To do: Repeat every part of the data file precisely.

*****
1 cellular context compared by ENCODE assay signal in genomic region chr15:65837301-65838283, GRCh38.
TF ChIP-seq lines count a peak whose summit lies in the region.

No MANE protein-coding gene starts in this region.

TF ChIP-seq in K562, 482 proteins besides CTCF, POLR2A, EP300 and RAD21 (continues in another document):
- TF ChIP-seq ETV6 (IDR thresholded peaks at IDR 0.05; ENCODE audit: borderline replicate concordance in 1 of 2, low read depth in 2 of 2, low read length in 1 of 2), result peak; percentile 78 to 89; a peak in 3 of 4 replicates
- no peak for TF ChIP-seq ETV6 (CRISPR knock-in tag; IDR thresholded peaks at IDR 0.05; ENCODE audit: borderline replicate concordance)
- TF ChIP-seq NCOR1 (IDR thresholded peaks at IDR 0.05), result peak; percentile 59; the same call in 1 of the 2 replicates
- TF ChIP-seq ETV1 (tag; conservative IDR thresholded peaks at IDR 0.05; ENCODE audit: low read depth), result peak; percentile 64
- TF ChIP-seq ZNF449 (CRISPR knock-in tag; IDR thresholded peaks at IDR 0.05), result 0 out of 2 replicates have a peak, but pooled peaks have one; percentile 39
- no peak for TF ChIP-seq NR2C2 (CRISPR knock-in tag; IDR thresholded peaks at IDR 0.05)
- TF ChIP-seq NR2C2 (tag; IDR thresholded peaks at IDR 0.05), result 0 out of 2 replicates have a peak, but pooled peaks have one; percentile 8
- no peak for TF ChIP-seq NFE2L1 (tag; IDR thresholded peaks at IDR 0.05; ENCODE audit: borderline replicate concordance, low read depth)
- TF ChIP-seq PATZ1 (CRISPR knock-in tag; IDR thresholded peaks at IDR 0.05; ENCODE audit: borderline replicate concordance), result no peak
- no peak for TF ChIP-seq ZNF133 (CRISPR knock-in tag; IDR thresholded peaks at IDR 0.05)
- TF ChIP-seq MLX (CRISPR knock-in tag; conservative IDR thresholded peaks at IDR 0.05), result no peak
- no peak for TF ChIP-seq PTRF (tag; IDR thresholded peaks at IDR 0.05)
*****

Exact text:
1 cellular context compared by ENCODE assay signal in genomic region chr15:65837301-65838283, GRCh38.
TF ChIP-seq lines count a peak whose summit lies in the region.

No MANE protein-coding gene starts in this region.

TF ChIP-seq in K562, 482 proteins besides CTCF, POLR2A, EP300 and RAD21 (continues in another document):
- TF ChIP-seq ETV6 (IDR thresholded peaks at IDR 0.05; ENCODE audit: borderline replicate concordance in 1 of 2, low read depth in 2 of 2, low read length in 1 of 2), result peak; percentile 78 to 89; a peak in 3 of 4 replicates
- no peak for TF ChIP-seq ETV6 (CRISPR knock-in tag; IDR thresholded peaks at IDR 0.05; ENCODE audit: borderline replicate concordance)
- TF ChIP-seq NCOR1 (IDR thresholded peaks at IDR 0.05), result peak; percentile 59; the same call in 1 of the 2 replicates
- TF ChIP-seq ETV1 (tag; conservative IDR thresholded peaks at IDR 0.05; ENCODE audit: low read depth), result peak; percentile 64
- TF ChIP-seq ZNF449 (CRISPR knock-in tag; IDR thresholded peaks at IDR 0.05), result 0 out of 2 replicates have a peak, but pooled peaks have one; percentile 39
- no peak for TF ChIP-seq NR2C2 (CRISPR knock-in tag; IDR thresholded peaks at IDR 0.05)
- TF ChIP-seq NR2C2 (tag; IDR thresholded peaks at IDR 0.05), result 0 out of 2 replicates have a peak, but pooled peaks have one; percentile 8
- no peak for TF ChIP-seq NFE2L1 (tag; IDR thresholded peaks at IDR 0.05; ENCODE audit: borderline replicate concordance, low read depth)
- TF ChIP-seq PATZ1 (CRISPR knock-in tag; IDR thresholded peaks at IDR 0.05; ENCODE audit: borderline replicate concordance), result no peak
- no peak for TF ChIP-seq ZNF133 (CRISPR knock-in tag; IDR thresholded peaks at IDR 0.05)
- TF ChIP-seq MLX (CRISPR knock-in tag; conservative IDR thresholded peaks at IDR 0.05), result no peak
- no peak for TF ChIP-seq PTRF (tag; IDR thresholded peaks at IDR 0.05)